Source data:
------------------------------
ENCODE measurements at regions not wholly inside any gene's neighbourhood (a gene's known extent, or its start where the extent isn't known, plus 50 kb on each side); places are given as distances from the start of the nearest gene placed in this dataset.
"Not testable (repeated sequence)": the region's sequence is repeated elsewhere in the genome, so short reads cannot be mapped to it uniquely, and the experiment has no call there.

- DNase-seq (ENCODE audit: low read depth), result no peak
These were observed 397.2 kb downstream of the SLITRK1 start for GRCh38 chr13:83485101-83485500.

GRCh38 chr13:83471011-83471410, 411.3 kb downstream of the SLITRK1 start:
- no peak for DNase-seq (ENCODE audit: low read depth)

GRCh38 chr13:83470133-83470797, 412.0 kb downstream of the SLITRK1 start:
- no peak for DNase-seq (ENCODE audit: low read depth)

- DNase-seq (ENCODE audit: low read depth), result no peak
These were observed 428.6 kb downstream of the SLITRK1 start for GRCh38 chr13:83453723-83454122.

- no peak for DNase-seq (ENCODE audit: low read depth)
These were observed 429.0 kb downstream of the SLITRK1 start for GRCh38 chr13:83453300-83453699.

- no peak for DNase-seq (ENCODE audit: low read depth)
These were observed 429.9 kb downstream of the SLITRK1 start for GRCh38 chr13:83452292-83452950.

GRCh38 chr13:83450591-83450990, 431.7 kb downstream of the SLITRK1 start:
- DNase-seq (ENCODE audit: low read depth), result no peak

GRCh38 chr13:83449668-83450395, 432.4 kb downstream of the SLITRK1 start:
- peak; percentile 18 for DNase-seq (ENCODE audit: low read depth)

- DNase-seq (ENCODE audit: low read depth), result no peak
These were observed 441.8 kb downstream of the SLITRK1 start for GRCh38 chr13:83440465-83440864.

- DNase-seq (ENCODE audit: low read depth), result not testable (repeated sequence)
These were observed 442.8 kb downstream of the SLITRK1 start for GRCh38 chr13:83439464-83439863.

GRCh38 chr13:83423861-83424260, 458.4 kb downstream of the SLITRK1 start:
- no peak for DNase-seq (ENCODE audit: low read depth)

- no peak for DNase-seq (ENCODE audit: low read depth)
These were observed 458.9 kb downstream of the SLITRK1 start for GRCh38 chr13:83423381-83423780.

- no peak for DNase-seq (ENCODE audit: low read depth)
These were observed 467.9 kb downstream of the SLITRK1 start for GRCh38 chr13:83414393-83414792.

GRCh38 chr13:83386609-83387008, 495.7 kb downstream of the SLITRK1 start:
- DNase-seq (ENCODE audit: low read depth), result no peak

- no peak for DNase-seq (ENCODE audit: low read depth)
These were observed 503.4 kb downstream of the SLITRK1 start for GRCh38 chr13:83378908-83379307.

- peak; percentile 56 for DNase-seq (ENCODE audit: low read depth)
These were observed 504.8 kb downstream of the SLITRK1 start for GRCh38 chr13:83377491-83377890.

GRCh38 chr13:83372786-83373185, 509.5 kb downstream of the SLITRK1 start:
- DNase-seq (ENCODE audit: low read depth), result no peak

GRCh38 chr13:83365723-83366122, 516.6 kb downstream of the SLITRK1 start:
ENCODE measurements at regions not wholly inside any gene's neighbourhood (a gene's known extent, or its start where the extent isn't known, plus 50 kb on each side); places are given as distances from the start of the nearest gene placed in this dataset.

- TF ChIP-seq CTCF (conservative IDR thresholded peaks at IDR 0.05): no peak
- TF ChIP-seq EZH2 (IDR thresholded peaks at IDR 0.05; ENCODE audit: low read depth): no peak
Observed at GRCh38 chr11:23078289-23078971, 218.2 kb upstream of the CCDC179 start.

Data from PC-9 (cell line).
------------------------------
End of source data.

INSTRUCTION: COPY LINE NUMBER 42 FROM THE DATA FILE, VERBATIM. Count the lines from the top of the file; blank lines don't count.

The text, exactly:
Data from PC-9 (cell line).